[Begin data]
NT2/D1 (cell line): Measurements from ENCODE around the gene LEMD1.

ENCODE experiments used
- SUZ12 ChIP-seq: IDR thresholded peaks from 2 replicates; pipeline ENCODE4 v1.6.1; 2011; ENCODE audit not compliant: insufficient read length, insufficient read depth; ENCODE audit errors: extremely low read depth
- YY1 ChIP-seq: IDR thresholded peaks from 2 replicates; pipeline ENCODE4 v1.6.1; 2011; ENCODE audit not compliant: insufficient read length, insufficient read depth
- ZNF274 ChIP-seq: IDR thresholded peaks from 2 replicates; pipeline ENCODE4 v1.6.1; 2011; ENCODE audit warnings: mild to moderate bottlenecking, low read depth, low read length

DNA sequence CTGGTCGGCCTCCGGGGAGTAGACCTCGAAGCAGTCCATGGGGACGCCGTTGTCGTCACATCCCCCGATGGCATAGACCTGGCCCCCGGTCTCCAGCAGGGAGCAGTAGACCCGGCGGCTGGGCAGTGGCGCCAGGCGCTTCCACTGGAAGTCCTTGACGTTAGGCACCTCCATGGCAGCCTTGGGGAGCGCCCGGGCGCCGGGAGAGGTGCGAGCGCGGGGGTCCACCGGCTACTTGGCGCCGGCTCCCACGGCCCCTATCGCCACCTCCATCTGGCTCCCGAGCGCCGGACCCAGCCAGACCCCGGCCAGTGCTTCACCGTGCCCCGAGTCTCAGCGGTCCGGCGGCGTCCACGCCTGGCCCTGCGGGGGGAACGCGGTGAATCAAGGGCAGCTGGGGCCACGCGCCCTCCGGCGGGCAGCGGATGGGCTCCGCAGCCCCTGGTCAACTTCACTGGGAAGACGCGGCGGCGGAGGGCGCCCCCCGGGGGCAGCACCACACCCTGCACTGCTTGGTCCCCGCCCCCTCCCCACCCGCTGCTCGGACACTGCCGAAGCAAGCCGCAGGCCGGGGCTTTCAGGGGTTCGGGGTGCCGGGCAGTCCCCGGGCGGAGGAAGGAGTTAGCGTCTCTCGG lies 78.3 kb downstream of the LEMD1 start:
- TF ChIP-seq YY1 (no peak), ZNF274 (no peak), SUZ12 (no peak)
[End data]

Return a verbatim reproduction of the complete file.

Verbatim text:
NT2/D1 (cell line): Measurements from ENCODE around the gene LEMD1.

ENCODE experiments used
- SUZ12 ChIP-seq: IDR thresholded peaks from 2 replicates; pipeline ENCODE4 v1.6.1; 2011; ENCODE audit not compliant: insufficient read length, insufficient read depth; ENCODE audit errors: extremely low read depth
- YY1 ChIP-seq: IDR thresholded peaks from 2 replicates; pipeline ENCODE4 v1.6.1; 2011; ENCODE audit not compliant: insufficient read length, insufficient read depth
- ZNF274 ChIP-seq: IDR thresholded peaks from 2 replicates; pipeline ENCODE4 v1.6.1; 2011; ENCODE audit warnings: mild to moderate bottlenecking, low read depth, low read length

DNA sequence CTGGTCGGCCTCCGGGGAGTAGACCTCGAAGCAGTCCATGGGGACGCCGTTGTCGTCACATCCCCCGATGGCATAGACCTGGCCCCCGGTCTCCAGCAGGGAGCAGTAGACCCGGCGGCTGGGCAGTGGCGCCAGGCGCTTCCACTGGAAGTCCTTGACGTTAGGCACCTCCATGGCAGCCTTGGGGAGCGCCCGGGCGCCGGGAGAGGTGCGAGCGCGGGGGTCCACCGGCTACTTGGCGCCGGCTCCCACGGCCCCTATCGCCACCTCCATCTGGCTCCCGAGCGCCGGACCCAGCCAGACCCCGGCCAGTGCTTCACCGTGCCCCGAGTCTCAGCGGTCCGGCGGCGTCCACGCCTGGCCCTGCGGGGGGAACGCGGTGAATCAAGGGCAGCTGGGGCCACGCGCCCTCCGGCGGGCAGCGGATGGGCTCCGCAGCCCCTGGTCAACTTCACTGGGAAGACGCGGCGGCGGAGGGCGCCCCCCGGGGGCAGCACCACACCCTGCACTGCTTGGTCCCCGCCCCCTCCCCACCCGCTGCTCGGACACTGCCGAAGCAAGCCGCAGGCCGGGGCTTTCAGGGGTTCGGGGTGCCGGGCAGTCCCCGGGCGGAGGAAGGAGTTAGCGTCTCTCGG lies 78.3 kb downstream of the LEMD1 start:
- TF ChIP-seq YY1 (no peak), ZNF274 (no peak), SUZ12 (no peak)